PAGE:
Every person who owns real property, or has a spouse and/or children should have a will.  It will be one of the most important legal documents you will sign in your life time.

What happens to my minor children if I die without a Will?  If you die without a Will or you don’t name a guardian in your Will, anyone who wants the position can ask for it.  A judge then must decide, without the benefit of your opinion, who will do the best job raising your children.  A judge is then responsible for overseeing the guardian and your childs’ affairs until the child is of age.  
What happens to my property if I die without a Will?  If you do not have a Will your property will be divided among the survivors according to state law and the court will designate an administrator to handle your affairs.  Without a Will it is possible that your property will be divided among surviving family members contrary to your wish.  Certain kinds of property, such as proceeds of insurance policies with designated beneficiaries, IRA’s and property owned jointly with survivorship rights are not affected by these laws.   

Do I need an Attorney to make a Will?
The simple answer is no, under the laws of Utah you can have what is known as a holographic will.  A holographic will is a hand written will, signed by you and does not need witnesses.   However, that type of will is one that is easy contested and may result in more questions regarding your intent for your estate than answers.

 Powers of Attorney

 What is a Power of Attorney?  A Power of Attorney is a document which gives someone authority to act on your behalf on matters that you specify.  A spouse does not need a Power of Attorney, however anyone other than a spouse needs a Power of Attorney to act on your behalf.  The power can be specific to a certain task or broad to cover many financial duties.  The power can start immediately, or only after some event such as mental incapacity. A Power of Attorney that continues to be in effect even if you become mentally incapacitated is known as a Durable Power of Attorney. Having a Durable Power of Attorney stops the court from stepping in and taking control of your finances. Without a Durable Power of Attorney, the court would appoint someone to make decisions for you.  The authority granted in a Power of Attorney ceases at the death of the person granting the power.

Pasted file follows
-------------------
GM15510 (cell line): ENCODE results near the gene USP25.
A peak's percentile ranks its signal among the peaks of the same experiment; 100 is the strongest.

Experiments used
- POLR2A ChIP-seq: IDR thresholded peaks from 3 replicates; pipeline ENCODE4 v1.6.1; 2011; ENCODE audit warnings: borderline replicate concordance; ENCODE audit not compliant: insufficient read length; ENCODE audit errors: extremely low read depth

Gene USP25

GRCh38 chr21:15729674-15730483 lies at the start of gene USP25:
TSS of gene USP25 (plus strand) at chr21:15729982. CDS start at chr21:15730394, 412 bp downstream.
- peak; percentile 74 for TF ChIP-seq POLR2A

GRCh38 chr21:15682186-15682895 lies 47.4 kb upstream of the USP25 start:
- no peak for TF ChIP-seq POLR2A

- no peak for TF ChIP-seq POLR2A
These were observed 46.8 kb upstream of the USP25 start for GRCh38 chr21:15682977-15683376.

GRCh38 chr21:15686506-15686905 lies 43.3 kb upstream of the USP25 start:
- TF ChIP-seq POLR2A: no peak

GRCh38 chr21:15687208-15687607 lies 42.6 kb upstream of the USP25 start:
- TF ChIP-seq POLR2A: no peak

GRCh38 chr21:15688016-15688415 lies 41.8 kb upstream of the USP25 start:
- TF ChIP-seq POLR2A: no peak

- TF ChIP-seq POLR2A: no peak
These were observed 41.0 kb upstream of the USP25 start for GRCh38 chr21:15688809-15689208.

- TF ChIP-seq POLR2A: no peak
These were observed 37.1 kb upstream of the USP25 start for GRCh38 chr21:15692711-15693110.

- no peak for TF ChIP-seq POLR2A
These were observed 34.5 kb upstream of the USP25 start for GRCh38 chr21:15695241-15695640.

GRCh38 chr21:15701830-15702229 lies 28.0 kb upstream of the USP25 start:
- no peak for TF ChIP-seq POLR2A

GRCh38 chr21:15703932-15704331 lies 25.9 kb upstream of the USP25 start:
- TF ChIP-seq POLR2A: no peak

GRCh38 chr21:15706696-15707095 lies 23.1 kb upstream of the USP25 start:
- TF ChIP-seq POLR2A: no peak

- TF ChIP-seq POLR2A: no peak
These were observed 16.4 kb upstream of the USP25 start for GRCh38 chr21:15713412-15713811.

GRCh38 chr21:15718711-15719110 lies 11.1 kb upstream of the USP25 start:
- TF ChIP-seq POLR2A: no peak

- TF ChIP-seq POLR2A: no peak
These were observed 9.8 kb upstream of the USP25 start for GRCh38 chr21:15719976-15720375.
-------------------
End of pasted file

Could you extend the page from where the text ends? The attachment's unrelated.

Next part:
What is a Power of Attorney for Health Care?
This is an example of a specific type of Power of Attorney.  It allows a designated person to make decisions for you if a specific event occurs and you are unable to speak for yourself, such as in the event you become unconscious as a result of an accident or if for some reason you become mentally incapacitated.

A Power of Attorney is a very important and powerful document.  It allows you to delegate to your Attorney-in-Fact  broad powers to dispose, sell, convey, and encumber your real estate and personal property.  These powers will exist for an indefinite period of time unless you limit their duration in this document. The powers will continue to exist notwithstanding your subsequent disability or incapacity.  You have the right to revoke or terminate this durable Power of Attorney at any time.

Living Trusts:

What is a Living Trust?  A Living Trust lets you control distribution of your estate and avoid probate if it is properly funded, which means all assets must be in the name of the trust.  Since Living Trusts are considerably more time-consuming to establish, involve more ongoing maintenance, and are more trouble to modify, the question “is a Living Trust right for you at this time in your life?” is something we would have to discuss.  If you are 60 or older, a trust is something you might want to consider, or, regardless of age, if the net value of both husband and wife is over 1.5 million dollars, a Living Trust might be a good tool to avoid estate taxes.


Brought to you by Business Law Associates, L.C., Utah's Small Business Law Firm, 8170 S. Highland Dr, Suite E5, Sandy UT  84093, 801.944.5255.